The tennis club’s court is Norway’s oldest tennis court and is laid out according to the “Lawn Tennis” standard (in the picture below you can see that the court is divided into “zones” with lines). The track was most likely a beaten track and not a grass track, and was built around 1874 by industrialist Halvor Schou who bought the farm with over 1,000 acres in 1873 from the estate of Christian Motzfeldt (d. 19/07/1873). Most likely, it was Schou’s wife Anna Cecilie Crowe (daughter of the well-known Consul General Sir John Rice Crowe) who was the driving force behind the construction of the court after she had spent some time in London and frequented the society there (tennis had a big upswing among the society in 1870 -years much due to the English major Wingfield’s portable tennis court in a box). Her father had also had a tennis court built (court measurements from before the “Lawn Tennis” standard was introduced in 1877 for the 1877 Wimbledon tournament) at the director’s residence “The House” (built in the 1840s) when Crowe was director of the copper works in Kåfjord/ Finnmark from 1826; Anna Cecilie probably played tennis on that court. Schou had the large storehouse (1874) which stands at the end of the tennis court, boys’ room and barn (1878), the tenant’s house (1885) and the recently restored summer house Esviken built.

OB.A02923 – KopiThe picture has been downloaded from http://digitaltmuseum.no. The motif shows court chief Fredrik (Fritz) Frantz Michael Wilhelm Rustad (with “boater” straw hat on the left) and three unknown men on the tennis court at Løkenes gård with spectators (daughters Benedicte Rustad with a racket and Maia Rustad – lady with a hat sitting in the shade) and is taken approx. 1890 by unknown photographer (probably Marie “Lillemor” Rustad).

Hoffsjef Fredrik (Fritz) Frantz Michael Wilhelm Rustad and his wife Marie Magdalene Schou (married Rustad) were owners from 1914 after Anna Cecilie’s death in the same year. Fritz Rustad was head of court first for the king Oscar II in 1904 and for King Haakon from 1905 to 1925, his wife Marie was lady-in-waiting to Queen Maud and King Haakon and Queen Maud therefore visited there a number of times.
The picture has been downloaded from http://digitaltmuseum.no. The motif shows the Royal Family, probably 1909. Photographed at the head of court Fredrik (Fritz) Frantz Michael Wilhelm Rustad and his wife Marie Magdalene (Schou) at Løkenes gård. Also present are the court chief’s daughters and his son Carl with his wife Bergliot (back left). In the middle of the picture is the young Crown Prince Olav.
King Olav was a member of “Kristiania Lawn-Tennisklub” (today “Oslo Tennis Club) where he was a keen player even though according to his own statement he never played a tournament (“Tennis through 80 years” by Dick Bjurstedt) and it is probably that he has played on the field at Løkenes gård.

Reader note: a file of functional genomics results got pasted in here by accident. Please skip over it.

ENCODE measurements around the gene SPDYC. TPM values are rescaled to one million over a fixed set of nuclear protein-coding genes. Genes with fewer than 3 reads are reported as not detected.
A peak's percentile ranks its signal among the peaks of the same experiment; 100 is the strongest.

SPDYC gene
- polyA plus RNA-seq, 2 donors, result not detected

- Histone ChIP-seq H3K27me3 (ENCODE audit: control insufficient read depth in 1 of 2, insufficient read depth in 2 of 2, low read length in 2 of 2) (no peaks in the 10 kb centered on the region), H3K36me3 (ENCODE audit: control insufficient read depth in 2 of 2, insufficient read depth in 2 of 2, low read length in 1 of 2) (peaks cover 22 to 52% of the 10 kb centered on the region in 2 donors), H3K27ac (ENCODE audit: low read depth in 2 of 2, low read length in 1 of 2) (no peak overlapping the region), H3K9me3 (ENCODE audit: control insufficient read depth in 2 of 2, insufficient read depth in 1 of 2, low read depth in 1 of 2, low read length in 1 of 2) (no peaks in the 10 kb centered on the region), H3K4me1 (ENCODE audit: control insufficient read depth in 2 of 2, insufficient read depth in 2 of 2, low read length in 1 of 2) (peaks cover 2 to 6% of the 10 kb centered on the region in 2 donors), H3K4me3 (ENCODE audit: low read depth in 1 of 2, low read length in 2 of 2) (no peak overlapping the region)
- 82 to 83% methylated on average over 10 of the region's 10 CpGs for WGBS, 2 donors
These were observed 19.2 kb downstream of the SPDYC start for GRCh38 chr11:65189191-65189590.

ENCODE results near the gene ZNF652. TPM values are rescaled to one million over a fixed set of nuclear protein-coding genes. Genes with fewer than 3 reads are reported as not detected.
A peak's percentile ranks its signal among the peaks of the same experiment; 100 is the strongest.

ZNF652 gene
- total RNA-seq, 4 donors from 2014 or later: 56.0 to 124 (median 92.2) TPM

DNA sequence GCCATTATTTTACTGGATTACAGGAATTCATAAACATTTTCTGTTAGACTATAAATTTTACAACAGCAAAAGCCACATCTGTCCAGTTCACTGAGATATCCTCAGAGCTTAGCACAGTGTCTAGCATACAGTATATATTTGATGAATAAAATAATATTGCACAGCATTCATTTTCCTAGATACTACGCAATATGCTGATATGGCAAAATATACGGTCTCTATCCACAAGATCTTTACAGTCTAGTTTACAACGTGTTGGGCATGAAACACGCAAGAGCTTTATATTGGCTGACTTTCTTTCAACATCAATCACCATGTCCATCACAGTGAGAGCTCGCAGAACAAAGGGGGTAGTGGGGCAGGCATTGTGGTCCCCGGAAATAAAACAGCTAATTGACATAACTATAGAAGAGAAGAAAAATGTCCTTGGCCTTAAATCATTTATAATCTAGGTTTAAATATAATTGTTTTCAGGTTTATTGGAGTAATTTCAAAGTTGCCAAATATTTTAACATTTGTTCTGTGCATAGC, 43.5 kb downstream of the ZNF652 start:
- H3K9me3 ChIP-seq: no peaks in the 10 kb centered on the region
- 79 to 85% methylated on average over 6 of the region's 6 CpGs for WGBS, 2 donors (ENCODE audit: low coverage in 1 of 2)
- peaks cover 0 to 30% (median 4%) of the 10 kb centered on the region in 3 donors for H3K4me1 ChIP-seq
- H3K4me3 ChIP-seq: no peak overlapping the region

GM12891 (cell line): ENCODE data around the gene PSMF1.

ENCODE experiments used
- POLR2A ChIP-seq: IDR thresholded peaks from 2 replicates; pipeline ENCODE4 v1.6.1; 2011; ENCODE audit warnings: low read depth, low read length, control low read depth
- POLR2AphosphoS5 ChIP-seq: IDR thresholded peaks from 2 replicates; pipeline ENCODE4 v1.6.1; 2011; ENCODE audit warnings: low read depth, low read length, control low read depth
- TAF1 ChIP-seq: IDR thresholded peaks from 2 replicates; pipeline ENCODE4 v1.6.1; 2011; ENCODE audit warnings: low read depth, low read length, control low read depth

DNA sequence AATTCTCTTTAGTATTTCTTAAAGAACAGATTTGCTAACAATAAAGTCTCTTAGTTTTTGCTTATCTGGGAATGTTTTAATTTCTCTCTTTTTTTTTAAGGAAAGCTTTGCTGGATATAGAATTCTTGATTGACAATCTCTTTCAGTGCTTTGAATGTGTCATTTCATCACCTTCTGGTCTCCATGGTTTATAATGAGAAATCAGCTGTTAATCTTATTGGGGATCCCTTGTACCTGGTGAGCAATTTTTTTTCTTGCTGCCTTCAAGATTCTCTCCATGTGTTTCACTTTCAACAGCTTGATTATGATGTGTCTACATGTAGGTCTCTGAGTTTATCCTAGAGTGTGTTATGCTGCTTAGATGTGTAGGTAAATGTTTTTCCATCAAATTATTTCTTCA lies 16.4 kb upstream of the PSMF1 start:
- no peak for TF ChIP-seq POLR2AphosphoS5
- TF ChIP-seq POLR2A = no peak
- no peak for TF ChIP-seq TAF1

The Swedish King Gustav V pictured around 1910. Fritz Rustad was also in close friendship with another tennis enthusiast; the Swedish king Oscar Fredrik Wilhelm Olaf Gustaf Adolf (Crown Prince Oscar’s father Gustav V was the then “Bjørn Borg” as an internationally known tennis player under the name “Mr. G”) and who often visited Løkenes.

Barna på Løkenes gård ca 1916.

Barna på Løkenes gård poserer før litt spill på banen. Bergliot "Bi" Rustad ca 10 år, senere Norgesmester, nr to fra venstre. Bildet tatt ca 1916.
The children at Løkenes gård pose before a game on the pitch. Bergliot “Bi” Rustad about 10 years, later Norwegian champion, second from the left. The picture was taken around 1916.

Carl Rustad’s wife Bergliot (she stands with her husband on the left side of the picture above Crown Prince Olav) daughter Bergliot “Bi” Rustad was very good at tennis and won several championships in the 1930s, including the Norwegian championship.

Cups and dishes acquired by Mrs. Bergliot “Bi” Rustad in the 1930s are owned by the Løkenes family Rustad, Michael and Margrete, and are available for photography by Christian Oppegaard
The tennis court has been used to varying degrees over the years. Before the court was used for dog training/agility (approx. 2005-2014), it was the family of Frits and Ellen Rustad who took care of the maintenance of the tennis court. After the Oppegaard-Liu family moved into Forpakterboligen in the autumn of 2014, it is tennis mad Christian Oppegaard (a zealot for several years in Oslo Tennis Club) who, with the kind permission of farm owner Michael Rustad, has taken the initiative to create new life on the court. The club “Konglungen Tennisklubb” got its board on 22 September 2015 with chairman Christian Oppegaard, deputy chairman Jon Rustand and board members Lina Liu, Reidar Lie and Benedicte Rustad.
Updated 02/03/2016, Christian Oppegaard